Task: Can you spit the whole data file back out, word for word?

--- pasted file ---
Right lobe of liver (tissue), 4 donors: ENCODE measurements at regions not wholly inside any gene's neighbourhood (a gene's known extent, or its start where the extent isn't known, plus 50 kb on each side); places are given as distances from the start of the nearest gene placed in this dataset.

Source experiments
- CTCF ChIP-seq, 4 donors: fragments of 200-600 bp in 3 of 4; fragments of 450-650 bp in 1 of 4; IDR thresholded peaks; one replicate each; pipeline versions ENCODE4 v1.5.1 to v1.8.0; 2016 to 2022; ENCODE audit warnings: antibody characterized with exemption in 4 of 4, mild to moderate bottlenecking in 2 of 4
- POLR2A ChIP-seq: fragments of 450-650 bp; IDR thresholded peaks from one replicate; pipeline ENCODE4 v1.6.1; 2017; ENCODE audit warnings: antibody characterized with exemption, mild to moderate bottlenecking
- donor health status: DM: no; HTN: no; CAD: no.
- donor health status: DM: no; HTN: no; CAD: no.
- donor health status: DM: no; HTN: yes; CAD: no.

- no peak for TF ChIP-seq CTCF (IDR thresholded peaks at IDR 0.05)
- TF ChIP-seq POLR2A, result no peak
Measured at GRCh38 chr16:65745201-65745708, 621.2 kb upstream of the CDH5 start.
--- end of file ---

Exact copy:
Right lobe of liver (tissue), 4 donors: ENCODE measurements at regions not wholly inside any gene's neighbourhood (a gene's known extent, or its start where the extent isn't known, plus 50 kb on each side); places are given as distances from the start of the nearest gene placed in this dataset.

Source experiments
- CTCF ChIP-seq, 4 donors: fragments of 200-600 bp in 3 of 4; fragments of 450-650 bp in 1 of 4; IDR thresholded peaks; one replicate each; pipeline versions ENCODE4 v1.5.1 to v1.8.0; 2016 to 2022; ENCODE audit warnings: antibody characterized with exemption in 4 of 4, mild to moderate bottlenecking in 2 of 4
- POLR2A ChIP-seq: fragments of 450-650 bp; IDR thresholded peaks from one replicate; pipeline ENCODE4 v1.6.1; 2017; ENCODE audit warnings: antibody characterized with exemption, mild to moderate bottlenecking
- donor health status: DM: no; HTN: no; CAD: no.
- donor health status: DM: no; HTN: no; CAD: no.
- donor health status: DM: no; HTN: yes; CAD: no.

- no peak for TF ChIP-seq CTCF (IDR thresholded peaks at IDR 0.05)
- TF ChIP-seq POLR2A, result no peak
Measured at GRCh38 chr16:65745201-65745708, 621.2 kb upstream of the CDH5 start.